June 5, 2008 - 6:27pm

Hamas has seized control of the Palestinian water agency that is spearheading Middle East envoy Tony Blair's signature project in the Gaza
Strip, Palestinian and Western officials said on Thursday.

Hamas's takeover of the Palestinian Water Authority in Gaza cements the group's control over the territory and could cast doubt on the future of the North Gaza Sewage Treatment Works project - a centrepiece of an economic package touted by Blair to try to bolster the chances of a peace deal this year.
The seizure comes ahead of planned tender by the Water Authority for building a water treatment plant, and amid delicate negotiations with Israel on bringing critical building supplies into Gaza, which Hamas Islamists seized a year ago.

An official with the World Bank, the Washington-based international lending agency which is coordinating the project, said construction was expected to move forward as planned.

Gazans view the task as urgent - last year, five people drowned in a wave of raw sewage from a plant in North Gaza. Israel has argued that equipment needed to repair the sewage system can be used to make rockets that are fired into Israel.

Blair's office had no immediate comment on the day's developments. The former British prime minister is the special envoy to the Palestinians from the Quartet of international powers. Hamas officials also had no immediate comment.

Hamas may see the Water Authority as a means to raise funds to get around an Israeli-led blockade of the territory that has sharply reduced supplies of fuel and other essentials. The authority collects fees for wells. With water scarce in parched Gaza and imports restricted, wells are in high demand.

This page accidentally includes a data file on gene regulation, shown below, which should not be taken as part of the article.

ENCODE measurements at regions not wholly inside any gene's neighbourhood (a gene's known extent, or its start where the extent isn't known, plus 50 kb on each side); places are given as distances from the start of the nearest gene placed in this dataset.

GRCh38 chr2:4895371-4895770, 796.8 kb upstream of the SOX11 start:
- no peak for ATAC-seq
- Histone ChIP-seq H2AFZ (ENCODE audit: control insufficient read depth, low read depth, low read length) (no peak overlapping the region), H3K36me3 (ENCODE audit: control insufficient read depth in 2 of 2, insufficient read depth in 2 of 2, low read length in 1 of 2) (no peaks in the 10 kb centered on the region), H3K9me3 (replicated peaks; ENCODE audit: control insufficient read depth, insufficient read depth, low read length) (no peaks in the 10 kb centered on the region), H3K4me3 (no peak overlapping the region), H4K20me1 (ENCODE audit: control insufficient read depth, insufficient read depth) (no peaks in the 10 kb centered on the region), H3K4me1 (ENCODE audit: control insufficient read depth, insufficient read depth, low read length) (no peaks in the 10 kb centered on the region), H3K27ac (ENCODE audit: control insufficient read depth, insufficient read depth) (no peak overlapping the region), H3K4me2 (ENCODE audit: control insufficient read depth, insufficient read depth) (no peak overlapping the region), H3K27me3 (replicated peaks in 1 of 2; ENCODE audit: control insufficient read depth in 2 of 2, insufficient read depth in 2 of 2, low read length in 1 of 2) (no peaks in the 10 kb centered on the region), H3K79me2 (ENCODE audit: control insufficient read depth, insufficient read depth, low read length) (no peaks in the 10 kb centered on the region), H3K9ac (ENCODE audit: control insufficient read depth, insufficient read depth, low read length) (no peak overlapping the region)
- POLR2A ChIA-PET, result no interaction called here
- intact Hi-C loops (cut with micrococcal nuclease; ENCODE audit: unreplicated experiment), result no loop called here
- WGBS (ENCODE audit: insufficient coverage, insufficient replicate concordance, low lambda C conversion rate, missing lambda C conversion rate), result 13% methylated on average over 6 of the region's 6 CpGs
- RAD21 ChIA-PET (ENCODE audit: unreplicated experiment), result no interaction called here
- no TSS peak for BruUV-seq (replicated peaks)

Rebhi al-Sheikh, deputy chairman of the Water Authority, said Hamas gunmen took over the main building at midday on Wednesday, asserting they were acting on orders from Hamas leader Ismail Haniyeh's cabinet and his Interior Ministry.

Sheikh said the gunmen seized keys and vehicles belonging to the Authority, which has reported directly to Palestinian President Mahmoud Abbas's Western-backed government in the West Bank despite Hamas's takeover of the territory last June.

Sheikh said a e60 million sewage treatment facility, touted by Blair, may now be in jeopardy, citing a U.S.-led boycott on financial dealings with Hamas, which refuses to recognize Israel and renounce violence.

"Coordination with donor countries could be affected because donor parties could question the credibility of the Water Authority now that it has been taken over by Hamas," Sheikh said.

He said Israeli cooperation could also be hindered.

Israel has tightened its cordon of the Gaza Strip since Hamas's takeover, and it took months of lobbying by Blair and other Western officials to get permission to bring in pipes, wire and other equipment to bolster the crumbling sewage system.

A World Bank official said the unit of the Palestinian Water Authority that is directly overseeing the sewage project was based in another building that was not taken over by Hamas.

The official said the unit was still reporting directly to Abbas's government, and not to Hamas's administration in Gaza.

Israeli officials had no immediate comment on the impact of Hamas's takeover of the Water Authority on the project, which Blair touted at a news conference in Jerusalem last month.

The project is largely contingent on cooperation from Israel, which controls Gaza's commercial crossings.

Blair's office said last month that Israel's Defence Ministry had agreed to provide a "letter of comfort" to the water authority in order to encourage potential donors to provide funds for the project. It is unclear if Hamas's actions would get in the way of that plan.

Sheikh said representatives of the Water Authority, Blair's office and the World Bank had met with Israeli officials earlier this week to work out arrangements to bring in building supplies and other equipment.

"I call upon rational people in Hamas to think of the grave consequences that will affect the water sector and to be aware of the projects with donors that may get suspended," Sheikh said


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